So I am reading MIT’s first year computer science textbook from the early 80s and the foreword is by Alan Perlis, the first recipient of the Turing Award. It is full of the kind of thing I am thinking about when I wonder if computer programmers have always had a quasi-poetic streak.
Every computer program is a model, hatched in the mind, of a real or mental process. These processes, arising from human experience and thought, are huge in number, intricate in detail, and at any time only partially understood. They are modeled to our permanent satisfaction rarely by our computer programs. Thus even though our programs are carefullly handcrafted discrete collections of symbols, mosaics of interlocking functions, they continually evolve: we change them as our perception of the model deepens, enlarges, generalizes until the model ultimately attains a metastable place within still another model with which we struggle. The source of the exhilaration associated with computer programming is the continual unfolding within the mind and on the computer of mechanisms expressed as programs and the explosion of perception they generate. If art interprets our dreams, the computer executes them in the guise of programs!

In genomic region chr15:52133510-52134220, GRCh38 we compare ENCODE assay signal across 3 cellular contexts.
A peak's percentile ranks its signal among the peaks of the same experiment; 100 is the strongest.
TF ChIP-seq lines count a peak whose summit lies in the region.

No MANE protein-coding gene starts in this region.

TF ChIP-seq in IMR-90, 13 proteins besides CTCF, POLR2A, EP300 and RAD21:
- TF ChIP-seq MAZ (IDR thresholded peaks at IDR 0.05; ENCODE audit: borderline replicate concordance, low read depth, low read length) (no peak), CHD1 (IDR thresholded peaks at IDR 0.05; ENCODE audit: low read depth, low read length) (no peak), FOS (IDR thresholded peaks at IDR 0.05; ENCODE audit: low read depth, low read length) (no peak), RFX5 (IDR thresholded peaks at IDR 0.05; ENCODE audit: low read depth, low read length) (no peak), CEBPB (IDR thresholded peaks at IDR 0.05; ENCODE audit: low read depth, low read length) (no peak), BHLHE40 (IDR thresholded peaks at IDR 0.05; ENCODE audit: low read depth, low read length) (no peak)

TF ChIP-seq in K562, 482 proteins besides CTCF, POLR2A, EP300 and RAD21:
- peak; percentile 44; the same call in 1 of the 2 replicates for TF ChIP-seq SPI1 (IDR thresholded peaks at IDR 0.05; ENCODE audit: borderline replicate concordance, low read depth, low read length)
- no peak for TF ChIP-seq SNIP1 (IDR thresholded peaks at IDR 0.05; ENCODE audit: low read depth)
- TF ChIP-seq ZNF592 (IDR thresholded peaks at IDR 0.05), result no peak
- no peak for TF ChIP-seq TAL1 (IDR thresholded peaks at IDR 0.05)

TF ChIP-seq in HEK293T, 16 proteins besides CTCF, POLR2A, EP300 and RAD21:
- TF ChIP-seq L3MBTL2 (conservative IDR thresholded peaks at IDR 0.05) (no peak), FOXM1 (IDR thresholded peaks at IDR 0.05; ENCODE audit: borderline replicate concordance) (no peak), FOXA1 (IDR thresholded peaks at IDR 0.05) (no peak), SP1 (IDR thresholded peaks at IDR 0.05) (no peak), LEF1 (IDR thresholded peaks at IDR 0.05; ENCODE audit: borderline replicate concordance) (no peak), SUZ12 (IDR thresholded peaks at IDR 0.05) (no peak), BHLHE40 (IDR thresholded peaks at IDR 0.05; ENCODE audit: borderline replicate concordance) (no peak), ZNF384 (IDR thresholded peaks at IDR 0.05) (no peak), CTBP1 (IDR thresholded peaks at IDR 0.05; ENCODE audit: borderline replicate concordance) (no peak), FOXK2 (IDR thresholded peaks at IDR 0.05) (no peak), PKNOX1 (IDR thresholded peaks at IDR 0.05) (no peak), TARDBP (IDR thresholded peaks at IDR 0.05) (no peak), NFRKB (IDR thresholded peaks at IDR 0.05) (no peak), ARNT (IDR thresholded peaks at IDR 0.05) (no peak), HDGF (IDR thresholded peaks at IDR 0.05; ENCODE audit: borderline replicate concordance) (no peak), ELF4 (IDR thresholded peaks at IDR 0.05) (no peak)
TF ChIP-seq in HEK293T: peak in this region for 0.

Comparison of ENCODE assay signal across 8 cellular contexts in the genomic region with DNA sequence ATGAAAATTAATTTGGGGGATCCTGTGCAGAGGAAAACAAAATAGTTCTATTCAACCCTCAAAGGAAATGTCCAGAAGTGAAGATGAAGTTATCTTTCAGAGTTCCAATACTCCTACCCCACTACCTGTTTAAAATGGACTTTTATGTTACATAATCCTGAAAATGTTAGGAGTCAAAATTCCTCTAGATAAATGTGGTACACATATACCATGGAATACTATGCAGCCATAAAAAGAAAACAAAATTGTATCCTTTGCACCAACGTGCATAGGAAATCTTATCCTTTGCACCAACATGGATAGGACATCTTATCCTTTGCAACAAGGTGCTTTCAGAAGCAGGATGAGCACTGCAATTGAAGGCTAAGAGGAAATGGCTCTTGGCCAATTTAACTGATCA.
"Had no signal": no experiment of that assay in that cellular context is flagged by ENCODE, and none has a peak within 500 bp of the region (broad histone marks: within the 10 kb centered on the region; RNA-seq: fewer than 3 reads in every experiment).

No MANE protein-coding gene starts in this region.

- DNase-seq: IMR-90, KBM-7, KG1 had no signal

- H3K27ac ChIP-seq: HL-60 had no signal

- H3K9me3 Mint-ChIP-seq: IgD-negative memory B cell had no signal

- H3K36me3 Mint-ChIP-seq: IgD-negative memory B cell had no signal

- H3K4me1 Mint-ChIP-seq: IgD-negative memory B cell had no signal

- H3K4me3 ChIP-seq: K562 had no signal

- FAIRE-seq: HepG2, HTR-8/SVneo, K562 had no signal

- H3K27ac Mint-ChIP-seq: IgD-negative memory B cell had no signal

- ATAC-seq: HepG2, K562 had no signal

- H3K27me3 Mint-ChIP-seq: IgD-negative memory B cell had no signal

— Structure and Interpretation of Computer Programs